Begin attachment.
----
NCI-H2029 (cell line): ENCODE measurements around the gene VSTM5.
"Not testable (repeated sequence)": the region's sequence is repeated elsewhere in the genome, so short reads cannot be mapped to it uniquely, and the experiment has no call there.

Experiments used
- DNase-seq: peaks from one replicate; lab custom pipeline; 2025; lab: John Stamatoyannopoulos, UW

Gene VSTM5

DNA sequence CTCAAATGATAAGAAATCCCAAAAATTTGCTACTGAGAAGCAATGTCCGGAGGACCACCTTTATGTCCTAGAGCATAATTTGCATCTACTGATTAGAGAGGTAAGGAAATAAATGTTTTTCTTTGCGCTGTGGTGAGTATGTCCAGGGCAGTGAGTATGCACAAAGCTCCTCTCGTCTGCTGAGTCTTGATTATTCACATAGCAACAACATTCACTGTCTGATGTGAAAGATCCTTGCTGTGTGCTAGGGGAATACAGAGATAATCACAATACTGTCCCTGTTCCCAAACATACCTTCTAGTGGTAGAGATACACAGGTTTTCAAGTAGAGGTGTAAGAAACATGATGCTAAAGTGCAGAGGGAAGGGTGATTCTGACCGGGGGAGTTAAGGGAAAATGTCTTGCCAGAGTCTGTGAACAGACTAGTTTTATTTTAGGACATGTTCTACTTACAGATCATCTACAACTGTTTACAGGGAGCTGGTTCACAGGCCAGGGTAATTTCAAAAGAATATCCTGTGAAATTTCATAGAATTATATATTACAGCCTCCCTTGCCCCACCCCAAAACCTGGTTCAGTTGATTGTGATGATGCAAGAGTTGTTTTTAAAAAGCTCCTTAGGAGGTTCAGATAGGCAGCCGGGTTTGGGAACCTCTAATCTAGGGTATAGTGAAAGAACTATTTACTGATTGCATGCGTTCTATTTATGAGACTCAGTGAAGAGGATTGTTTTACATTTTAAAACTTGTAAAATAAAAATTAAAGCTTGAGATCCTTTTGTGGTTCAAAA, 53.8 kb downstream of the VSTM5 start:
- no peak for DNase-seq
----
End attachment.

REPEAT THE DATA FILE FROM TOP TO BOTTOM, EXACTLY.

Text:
NCI-H2029 (cell line): ENCODE measurements around the gene VSTM5.
"Not testable (repeated sequence)": the region's sequence is repeated elsewhere in the genome, so short reads cannot be mapped to it uniquely, and the experiment has no call there.

Experiments used
- DNase-seq: peaks from one replicate; lab custom pipeline; 2025; lab: John Stamatoyannopoulos, UW

Gene VSTM5

DNA sequence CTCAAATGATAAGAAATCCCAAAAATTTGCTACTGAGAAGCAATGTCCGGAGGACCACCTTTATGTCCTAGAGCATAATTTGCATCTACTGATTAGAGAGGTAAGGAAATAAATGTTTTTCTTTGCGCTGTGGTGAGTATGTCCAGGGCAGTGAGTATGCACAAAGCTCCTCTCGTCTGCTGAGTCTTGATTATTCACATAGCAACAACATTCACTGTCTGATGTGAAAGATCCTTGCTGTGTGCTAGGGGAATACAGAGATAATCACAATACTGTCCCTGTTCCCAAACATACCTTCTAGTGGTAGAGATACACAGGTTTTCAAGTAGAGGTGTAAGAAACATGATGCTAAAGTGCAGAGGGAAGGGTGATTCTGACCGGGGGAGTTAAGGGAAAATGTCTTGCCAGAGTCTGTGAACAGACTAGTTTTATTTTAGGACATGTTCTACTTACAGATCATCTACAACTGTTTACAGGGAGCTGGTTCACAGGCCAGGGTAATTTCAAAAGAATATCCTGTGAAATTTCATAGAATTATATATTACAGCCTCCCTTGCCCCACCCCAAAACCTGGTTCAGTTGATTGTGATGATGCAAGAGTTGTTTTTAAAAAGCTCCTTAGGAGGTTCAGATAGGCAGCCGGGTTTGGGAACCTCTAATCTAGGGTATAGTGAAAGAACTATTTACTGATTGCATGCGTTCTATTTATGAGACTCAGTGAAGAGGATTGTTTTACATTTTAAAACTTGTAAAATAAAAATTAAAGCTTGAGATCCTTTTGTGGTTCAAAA, 53.8 kb downstream of the VSTM5 start:
- no peak for DNase-seq